7 Mar 2007

And Then I Fixed The Fence

Remember I lost a bunch of fencing during the big winds? Well, time to get it fixed properly.

I decided against replacing the lap fencing and instead opted for a plain board six foot high fence in the belief that it will be stronger, last longer and, as it will have small spaces between the boards, be more wind friendly. The intention is to replace all the lap fence over time depending on the result of the first replacement.

With the timber purchased, a second mortgage in place to pay for it, a cordless screw driver, cement for the post foundations and wood preserver, I spent the evening with two scratch pads, a scientific calculator and a computer math's program to calculate the minimum space to leave between each board so as to use whole boards and thus not have to cut the last one to fit.

The math's runs something like this;
Find 'x', the minimum space to leave between each board so as to use whole boards given the following - space between the two 3 inch square uprights equals six feet. Width of each board equals five inches.

After several hours with calculator and computer I was quietly confident I had found 'x'.

The next day, with the sun shining and spirits running high with the confidence that 'x' would mean no six foot long saw cuts being made, I set to work. And the result is the staggering discovery that MATHEMATICS DOES NOT WORK!! I followed my plan to the letter using a carefully cut spacer, all measurements checked and double checked and all that resulted in me having to cut one board down by one and a half inches with a saw that couldn't break skin. I know this as the saw seemed to spend more time on my left hand than on the wood.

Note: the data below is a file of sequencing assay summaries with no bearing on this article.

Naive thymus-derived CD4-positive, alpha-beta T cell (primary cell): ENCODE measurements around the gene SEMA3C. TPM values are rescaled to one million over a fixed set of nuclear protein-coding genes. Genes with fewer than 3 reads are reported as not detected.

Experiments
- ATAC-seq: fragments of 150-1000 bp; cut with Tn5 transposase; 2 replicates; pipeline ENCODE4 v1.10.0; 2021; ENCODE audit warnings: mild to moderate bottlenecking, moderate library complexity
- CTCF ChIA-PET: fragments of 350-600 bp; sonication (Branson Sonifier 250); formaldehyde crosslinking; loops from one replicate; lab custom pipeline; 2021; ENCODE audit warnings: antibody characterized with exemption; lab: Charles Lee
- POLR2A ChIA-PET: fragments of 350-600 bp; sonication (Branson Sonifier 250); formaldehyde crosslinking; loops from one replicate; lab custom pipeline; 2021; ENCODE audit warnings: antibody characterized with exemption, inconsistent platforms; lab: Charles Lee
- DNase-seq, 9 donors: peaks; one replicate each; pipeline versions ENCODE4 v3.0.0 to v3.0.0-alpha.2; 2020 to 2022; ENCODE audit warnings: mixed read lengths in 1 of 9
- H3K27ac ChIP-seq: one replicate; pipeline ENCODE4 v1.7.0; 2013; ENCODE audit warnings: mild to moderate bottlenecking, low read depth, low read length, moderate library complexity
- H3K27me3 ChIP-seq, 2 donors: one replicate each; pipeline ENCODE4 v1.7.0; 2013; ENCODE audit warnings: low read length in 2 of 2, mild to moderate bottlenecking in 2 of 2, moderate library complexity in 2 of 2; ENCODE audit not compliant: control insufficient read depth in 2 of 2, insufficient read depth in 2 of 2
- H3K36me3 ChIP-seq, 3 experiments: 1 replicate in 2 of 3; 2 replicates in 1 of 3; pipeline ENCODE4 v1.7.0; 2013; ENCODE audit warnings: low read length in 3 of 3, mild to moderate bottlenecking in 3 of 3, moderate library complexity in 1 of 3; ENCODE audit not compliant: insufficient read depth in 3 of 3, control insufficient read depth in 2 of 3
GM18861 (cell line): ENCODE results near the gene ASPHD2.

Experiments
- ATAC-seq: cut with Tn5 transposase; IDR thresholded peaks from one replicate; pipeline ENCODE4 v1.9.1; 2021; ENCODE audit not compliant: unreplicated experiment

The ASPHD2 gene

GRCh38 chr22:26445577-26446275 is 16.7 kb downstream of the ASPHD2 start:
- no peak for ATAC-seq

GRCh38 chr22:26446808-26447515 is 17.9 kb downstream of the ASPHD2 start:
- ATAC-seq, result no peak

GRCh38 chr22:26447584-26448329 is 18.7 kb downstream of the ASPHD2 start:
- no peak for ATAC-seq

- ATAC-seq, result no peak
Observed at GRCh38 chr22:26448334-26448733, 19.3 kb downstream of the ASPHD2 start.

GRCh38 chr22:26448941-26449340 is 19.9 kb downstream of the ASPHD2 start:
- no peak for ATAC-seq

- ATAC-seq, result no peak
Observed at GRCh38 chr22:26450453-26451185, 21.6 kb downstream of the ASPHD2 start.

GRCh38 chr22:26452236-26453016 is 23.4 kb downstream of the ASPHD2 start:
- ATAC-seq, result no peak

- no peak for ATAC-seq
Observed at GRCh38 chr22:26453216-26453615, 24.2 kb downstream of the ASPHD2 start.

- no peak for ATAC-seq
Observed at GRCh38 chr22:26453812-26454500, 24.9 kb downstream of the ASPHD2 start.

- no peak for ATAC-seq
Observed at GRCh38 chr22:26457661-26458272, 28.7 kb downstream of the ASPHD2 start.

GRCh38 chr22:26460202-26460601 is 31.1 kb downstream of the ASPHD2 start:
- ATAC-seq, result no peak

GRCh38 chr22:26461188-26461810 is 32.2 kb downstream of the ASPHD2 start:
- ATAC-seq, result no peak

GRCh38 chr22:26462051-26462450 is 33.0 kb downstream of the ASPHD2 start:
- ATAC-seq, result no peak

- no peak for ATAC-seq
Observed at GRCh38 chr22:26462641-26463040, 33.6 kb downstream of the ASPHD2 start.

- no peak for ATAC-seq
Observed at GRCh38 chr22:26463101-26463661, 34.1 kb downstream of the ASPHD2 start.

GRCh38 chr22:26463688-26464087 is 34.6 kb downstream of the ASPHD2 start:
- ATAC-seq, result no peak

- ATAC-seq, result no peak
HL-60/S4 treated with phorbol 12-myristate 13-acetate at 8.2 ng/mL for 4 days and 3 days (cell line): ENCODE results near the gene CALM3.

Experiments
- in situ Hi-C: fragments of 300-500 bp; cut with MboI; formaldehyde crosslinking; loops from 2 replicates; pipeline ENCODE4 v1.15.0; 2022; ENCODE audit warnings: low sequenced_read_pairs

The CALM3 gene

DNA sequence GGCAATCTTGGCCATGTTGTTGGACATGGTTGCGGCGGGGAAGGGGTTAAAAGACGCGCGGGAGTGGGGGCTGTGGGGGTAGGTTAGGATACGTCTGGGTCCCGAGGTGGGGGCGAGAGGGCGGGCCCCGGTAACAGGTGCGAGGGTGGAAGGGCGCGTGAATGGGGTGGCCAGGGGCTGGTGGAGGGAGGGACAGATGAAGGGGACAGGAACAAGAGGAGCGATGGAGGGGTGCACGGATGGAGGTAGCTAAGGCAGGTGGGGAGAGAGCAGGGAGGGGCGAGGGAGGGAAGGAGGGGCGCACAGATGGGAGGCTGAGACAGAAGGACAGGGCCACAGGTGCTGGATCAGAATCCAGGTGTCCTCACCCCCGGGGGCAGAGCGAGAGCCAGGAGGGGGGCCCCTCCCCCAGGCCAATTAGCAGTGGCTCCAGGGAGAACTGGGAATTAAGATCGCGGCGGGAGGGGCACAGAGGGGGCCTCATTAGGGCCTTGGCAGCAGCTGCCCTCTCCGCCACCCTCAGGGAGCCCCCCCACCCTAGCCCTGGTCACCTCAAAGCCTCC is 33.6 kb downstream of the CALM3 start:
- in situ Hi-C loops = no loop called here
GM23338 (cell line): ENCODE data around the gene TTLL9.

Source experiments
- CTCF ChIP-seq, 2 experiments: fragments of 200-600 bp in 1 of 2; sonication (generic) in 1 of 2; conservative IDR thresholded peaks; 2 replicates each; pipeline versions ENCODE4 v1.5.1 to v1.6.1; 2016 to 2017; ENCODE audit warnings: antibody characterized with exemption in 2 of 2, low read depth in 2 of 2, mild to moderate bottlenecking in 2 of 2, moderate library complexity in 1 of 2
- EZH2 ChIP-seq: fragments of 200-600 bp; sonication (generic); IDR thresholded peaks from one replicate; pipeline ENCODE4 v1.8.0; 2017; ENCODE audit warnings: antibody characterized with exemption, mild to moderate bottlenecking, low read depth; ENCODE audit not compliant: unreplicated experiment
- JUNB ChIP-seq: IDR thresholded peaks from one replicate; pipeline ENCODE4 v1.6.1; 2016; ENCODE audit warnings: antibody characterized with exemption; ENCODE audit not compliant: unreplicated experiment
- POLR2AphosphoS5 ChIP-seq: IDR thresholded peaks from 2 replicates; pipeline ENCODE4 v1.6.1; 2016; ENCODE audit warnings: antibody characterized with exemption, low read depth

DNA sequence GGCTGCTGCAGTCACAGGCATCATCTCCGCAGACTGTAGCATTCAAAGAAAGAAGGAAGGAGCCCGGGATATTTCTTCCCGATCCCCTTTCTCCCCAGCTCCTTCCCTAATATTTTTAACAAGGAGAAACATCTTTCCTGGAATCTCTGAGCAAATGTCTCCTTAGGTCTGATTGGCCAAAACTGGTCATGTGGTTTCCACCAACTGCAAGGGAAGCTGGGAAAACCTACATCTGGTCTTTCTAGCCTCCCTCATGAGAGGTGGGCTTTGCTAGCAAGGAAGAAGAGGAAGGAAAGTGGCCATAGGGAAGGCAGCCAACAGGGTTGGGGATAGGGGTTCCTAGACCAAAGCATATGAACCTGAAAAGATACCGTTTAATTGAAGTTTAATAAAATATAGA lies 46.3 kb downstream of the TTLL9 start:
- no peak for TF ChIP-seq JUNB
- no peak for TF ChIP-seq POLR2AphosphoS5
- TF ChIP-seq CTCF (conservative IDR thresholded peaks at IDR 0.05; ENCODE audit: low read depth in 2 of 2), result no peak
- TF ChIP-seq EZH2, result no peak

Frustrated with being led down the garden path by trusting to mathematics I just hammered boards up across the next six foot space, guessing the gap and accepting the inevitable two hour saw cut for the last board. Now this is the kicker folks. Without using mathematics, just whacking boards up while quietly muttering to myself, everything fell into place faultlessly!!

So please tell your friends, tell everyone - math's is rubbish. Think of all the hours we spent in school being taught this stuff, all about those triangly thingies with funny names, then the first time you try to use some of the simple bits it just doesn't work!! I'm now sure that rockets to the moon are just pointed and fired and that the math's bit is only to impress us and ensure the rocket pointers hang on to their simple but well rewarded jobs. Think about it; I just pointed the boards at the space and off they went, so if you follow that through, you can see the moon, so all you need is a big rocket, a clear night, point the rocket at it and light the fuse! How hard can it be? Where's the mathematics in that?

And here's something else I have noticed since I discovered math's doesn't work. Every time they interview a scientist on the telly they are standing in front of a blackboard which is covered in clever looking stuff. But look closely at that stuff my friends and you will not see any numbers!! It's just letters, squiggly lines and funny looking signs!! No numbers at all. So where's the math's? {As a 'by the by' it also seems that the nuttier the idea the scientist is talking about the bigger his blackboard is.}

All I can say is the next time you have a project to do that you feel needs the use of a bit of mathematics, don't use it, and definitely don't use that dividy bit, just trust to your eyes and instinct. Keep it simple as in the picture below. And the next time you see a scientist on the telly pay attention to his blackboard and try to work out what's on it. Since my discovery, the last one I saw, his board turned out to be a short hand Tesco shopping list.........


"As long as algebra is taught in school, there will be prayer in school."

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